Best-Practices Leadership

A leader in an organization can’t do everyone’s job. Instead of micromanaging, strong leaders use organizational leadership to coordinate, communicate, motivate and delegate among employees and team members. For comprehensive organizational effectiveness, each individual needs to be seen as a contributor, with the leader at the helm.

Most importantly, best-practices leadership involves keeping employees motivated throughout the process, adapting your scope or strategy as necessary, and developing an effective communication strategy.

Some people never make it to the other side because they’re more successful at being doers. This is a crucial point in determining if you’re going to move up the ranks.

Browse our articles, tools and advice on best-practices leadership.

Page 89 of 152« First...102030...888990...100110120...Last »

If you’re contemplating a layoff, you’ve no doubt given some thought to which employees you want to let go—and which ones you absolutely must retain. But know this: Every time an organization lays off even a few employees, voluntary turnover jumps in response ...

Front-line managers are often dropped into management roles without knowing how to manage people or where to turn for advice. Yet, these are the people tasked with making customers and employees happy, and carrying out the organization's mission ...

Chiefly, you learn how to make decisions by doing. But you can also learn, says Michael Useem, director of Wharton’s Center for Leadership and Change Management, by approaching people who are good at it, watching how they do it and asking them to reconstruct the process.

You expect your managers to possess basic values, communicate clearly and act like responsible adults. But sometimes, you get a bad apple. If you’re regretting a management hire, first judge the degree of badness. A “continuum of badness” has been developed to help you.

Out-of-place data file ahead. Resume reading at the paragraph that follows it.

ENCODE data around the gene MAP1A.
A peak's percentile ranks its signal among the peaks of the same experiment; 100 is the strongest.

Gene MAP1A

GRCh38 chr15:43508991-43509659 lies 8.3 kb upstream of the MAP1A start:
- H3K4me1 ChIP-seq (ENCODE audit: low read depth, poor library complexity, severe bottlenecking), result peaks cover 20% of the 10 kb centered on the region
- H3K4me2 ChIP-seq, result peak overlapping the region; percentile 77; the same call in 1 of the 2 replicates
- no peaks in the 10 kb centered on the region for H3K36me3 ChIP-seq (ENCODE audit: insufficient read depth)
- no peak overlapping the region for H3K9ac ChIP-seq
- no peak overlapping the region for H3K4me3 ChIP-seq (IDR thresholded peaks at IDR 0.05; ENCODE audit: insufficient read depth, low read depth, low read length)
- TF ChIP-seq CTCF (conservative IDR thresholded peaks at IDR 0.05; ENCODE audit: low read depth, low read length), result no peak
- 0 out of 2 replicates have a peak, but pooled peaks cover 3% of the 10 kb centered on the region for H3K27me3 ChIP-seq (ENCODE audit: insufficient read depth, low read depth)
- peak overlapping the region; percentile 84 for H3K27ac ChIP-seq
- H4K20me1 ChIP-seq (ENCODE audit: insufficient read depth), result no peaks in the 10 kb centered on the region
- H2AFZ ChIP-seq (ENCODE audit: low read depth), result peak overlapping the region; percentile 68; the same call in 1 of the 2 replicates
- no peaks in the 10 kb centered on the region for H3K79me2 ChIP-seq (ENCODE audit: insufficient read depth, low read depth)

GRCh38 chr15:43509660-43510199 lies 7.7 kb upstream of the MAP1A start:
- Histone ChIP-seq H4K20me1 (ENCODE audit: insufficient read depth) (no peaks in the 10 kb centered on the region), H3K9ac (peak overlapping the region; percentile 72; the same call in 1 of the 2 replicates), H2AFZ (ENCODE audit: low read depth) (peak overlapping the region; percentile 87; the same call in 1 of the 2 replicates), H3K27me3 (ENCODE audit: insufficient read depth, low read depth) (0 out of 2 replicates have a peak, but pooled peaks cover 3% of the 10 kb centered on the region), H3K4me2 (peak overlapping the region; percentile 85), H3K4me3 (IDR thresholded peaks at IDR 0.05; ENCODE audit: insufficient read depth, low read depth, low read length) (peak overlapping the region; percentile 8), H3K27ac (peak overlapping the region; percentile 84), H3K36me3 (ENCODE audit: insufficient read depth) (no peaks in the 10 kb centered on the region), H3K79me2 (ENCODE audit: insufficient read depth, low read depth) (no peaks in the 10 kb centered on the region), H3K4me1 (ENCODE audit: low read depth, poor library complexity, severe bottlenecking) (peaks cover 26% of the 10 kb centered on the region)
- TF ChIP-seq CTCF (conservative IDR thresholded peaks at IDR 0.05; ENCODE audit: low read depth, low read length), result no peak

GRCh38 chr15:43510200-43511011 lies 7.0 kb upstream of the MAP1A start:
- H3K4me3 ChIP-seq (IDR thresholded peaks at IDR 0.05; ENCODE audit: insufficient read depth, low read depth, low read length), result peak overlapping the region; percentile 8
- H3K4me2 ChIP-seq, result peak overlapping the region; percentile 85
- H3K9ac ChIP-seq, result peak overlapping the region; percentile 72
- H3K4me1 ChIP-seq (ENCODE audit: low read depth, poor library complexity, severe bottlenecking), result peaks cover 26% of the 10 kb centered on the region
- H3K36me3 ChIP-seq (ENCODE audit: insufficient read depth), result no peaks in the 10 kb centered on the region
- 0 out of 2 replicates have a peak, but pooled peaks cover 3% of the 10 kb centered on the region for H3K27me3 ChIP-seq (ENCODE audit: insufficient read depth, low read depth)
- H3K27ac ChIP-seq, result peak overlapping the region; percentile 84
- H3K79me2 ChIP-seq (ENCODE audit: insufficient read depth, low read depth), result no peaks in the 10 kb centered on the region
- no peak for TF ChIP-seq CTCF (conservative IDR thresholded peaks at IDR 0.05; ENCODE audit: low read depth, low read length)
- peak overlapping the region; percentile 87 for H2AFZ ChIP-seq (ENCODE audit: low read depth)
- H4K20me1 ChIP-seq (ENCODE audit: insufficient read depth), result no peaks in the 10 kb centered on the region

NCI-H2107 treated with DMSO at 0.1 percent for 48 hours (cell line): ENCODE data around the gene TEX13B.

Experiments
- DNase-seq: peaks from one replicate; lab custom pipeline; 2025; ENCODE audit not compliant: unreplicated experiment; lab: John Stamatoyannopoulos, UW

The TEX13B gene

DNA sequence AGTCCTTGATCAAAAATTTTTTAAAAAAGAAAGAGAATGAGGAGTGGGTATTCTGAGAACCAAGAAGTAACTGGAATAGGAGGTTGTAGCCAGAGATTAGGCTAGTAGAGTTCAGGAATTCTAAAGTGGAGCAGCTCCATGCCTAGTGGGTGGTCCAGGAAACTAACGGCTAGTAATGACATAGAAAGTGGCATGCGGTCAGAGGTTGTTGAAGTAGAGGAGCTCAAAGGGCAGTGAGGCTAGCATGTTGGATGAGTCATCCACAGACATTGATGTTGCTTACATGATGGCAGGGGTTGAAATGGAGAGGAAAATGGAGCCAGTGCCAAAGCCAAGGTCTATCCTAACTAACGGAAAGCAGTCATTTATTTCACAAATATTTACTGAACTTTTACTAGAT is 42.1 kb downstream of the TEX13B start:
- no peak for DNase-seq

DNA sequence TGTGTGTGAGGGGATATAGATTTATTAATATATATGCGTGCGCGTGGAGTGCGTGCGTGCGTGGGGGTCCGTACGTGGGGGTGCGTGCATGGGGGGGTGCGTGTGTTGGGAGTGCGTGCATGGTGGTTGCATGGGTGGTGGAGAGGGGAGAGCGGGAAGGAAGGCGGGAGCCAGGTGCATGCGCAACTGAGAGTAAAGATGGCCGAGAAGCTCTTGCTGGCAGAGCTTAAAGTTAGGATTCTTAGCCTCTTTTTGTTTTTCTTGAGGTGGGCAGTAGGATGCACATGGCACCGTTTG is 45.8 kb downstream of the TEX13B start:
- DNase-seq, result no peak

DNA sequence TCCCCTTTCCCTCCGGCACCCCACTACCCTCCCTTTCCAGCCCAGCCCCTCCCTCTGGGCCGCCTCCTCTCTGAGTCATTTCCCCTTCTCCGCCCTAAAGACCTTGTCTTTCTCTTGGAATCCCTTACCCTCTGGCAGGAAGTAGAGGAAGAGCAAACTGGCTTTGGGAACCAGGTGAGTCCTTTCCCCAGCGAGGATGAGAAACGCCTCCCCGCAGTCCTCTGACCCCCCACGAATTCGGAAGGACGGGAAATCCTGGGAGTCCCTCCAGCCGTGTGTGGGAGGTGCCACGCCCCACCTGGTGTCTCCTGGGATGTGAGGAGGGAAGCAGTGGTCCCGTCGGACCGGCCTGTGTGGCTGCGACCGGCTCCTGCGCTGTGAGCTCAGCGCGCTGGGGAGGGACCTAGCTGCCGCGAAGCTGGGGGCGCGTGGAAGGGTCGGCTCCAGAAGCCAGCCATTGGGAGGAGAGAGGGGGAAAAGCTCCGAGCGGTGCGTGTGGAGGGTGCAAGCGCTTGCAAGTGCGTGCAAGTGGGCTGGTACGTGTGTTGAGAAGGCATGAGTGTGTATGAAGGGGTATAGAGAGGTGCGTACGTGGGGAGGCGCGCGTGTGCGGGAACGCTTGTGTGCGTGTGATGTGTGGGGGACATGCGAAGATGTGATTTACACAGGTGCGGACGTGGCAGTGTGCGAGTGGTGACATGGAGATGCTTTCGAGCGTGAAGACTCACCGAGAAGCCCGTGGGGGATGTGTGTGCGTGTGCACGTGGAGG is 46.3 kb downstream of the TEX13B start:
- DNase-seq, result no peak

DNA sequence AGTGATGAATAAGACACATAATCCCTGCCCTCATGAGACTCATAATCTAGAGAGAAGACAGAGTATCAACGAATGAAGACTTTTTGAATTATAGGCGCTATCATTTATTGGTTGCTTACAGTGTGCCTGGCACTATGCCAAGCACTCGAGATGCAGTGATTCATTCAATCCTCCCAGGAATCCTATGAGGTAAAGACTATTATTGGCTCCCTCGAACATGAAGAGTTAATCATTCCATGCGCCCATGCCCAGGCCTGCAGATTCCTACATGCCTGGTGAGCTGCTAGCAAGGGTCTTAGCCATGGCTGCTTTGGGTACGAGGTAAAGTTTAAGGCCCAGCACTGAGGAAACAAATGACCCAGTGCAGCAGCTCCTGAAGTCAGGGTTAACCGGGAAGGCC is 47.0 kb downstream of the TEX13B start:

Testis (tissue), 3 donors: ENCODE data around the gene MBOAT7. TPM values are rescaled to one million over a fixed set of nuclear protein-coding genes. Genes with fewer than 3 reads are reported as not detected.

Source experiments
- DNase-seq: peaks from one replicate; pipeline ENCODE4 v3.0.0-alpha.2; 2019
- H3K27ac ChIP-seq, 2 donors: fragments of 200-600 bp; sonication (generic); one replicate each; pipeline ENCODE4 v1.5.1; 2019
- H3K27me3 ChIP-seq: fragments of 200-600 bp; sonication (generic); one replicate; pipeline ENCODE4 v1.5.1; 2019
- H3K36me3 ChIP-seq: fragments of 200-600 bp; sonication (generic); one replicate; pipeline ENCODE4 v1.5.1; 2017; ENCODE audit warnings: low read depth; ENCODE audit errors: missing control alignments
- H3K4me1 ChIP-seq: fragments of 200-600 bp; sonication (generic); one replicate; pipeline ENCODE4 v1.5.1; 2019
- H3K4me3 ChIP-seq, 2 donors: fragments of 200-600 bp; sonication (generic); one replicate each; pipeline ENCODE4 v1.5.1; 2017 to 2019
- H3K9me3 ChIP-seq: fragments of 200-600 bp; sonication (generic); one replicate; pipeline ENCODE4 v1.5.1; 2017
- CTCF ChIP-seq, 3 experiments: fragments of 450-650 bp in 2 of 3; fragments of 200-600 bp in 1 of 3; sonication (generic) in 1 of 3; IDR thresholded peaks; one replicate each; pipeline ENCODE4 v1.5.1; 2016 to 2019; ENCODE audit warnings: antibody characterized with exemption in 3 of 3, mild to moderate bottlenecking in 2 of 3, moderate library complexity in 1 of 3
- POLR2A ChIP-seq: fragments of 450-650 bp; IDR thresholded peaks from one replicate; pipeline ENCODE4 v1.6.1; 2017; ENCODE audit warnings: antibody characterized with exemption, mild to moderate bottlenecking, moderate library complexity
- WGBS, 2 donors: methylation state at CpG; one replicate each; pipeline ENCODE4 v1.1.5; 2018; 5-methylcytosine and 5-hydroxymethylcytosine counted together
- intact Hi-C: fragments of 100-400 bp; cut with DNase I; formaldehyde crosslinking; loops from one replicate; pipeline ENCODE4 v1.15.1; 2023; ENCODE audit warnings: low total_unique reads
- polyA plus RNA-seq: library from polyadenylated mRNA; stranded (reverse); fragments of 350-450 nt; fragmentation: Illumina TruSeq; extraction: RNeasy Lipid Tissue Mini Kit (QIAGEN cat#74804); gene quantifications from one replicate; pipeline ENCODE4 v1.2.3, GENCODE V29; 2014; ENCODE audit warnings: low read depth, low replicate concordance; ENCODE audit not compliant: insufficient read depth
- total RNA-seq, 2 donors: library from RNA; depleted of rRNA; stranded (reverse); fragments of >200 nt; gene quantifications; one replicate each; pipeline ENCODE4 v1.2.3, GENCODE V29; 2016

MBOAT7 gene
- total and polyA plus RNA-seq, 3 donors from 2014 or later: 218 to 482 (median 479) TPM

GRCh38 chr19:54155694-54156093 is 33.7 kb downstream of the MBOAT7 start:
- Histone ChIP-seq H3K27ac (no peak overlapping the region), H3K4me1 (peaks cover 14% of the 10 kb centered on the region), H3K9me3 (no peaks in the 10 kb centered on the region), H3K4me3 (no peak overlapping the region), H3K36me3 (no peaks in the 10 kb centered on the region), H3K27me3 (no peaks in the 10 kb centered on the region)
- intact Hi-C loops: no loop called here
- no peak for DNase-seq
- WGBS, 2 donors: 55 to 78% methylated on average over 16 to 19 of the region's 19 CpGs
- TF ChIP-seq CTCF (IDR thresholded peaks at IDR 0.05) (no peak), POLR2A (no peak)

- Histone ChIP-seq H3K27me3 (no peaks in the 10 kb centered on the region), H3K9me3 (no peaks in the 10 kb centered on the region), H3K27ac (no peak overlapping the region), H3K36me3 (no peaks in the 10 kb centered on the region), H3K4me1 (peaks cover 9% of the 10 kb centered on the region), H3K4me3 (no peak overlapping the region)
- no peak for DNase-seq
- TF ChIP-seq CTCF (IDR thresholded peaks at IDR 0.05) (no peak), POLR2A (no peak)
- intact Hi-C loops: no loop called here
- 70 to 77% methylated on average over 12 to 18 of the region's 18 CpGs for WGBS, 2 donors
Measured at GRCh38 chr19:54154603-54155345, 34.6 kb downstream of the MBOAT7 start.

Leadership requires hard work, daily practice and a willingness to stumble and haul yourself back into the game. Here are three component parts of leadership from established trainers.

For the leader of a company with 150,000 employees in 150 countries, Marilyn Carlson Nelson has surprisingly little ego. You would never know Forbes named her one of the world's 100 most powerful women.

Sway others by framing your issue with catchy words. Bridge the “knowing-doing gap" by understanding where you need help in making your vision a reality. Go against the grain like Warren Buffett ...

Many commentators have noted uncanny similarities between the Wall Street panics of 1907 and 2008. But one big difference stands out: In 1907, there was no Federal Reserve System or U.S. government presence. Into this vacuum stepped J.P. Morgan ...

Question: What 10 two-letter words sum up leadership?

Leadership guru Warren Bennis has strong words for top executives who fail to accept responsibility but who excel at placing blame elsewhere. When Lehman Brothers’ CEO Richard Fuld Jr. testified before a congressional panel about the bank’s downfall, he claimed to take “full responsibility” for his actions—but then he passed the buck ...

Page 89 of 152« First...102030...888990...100110120...Last »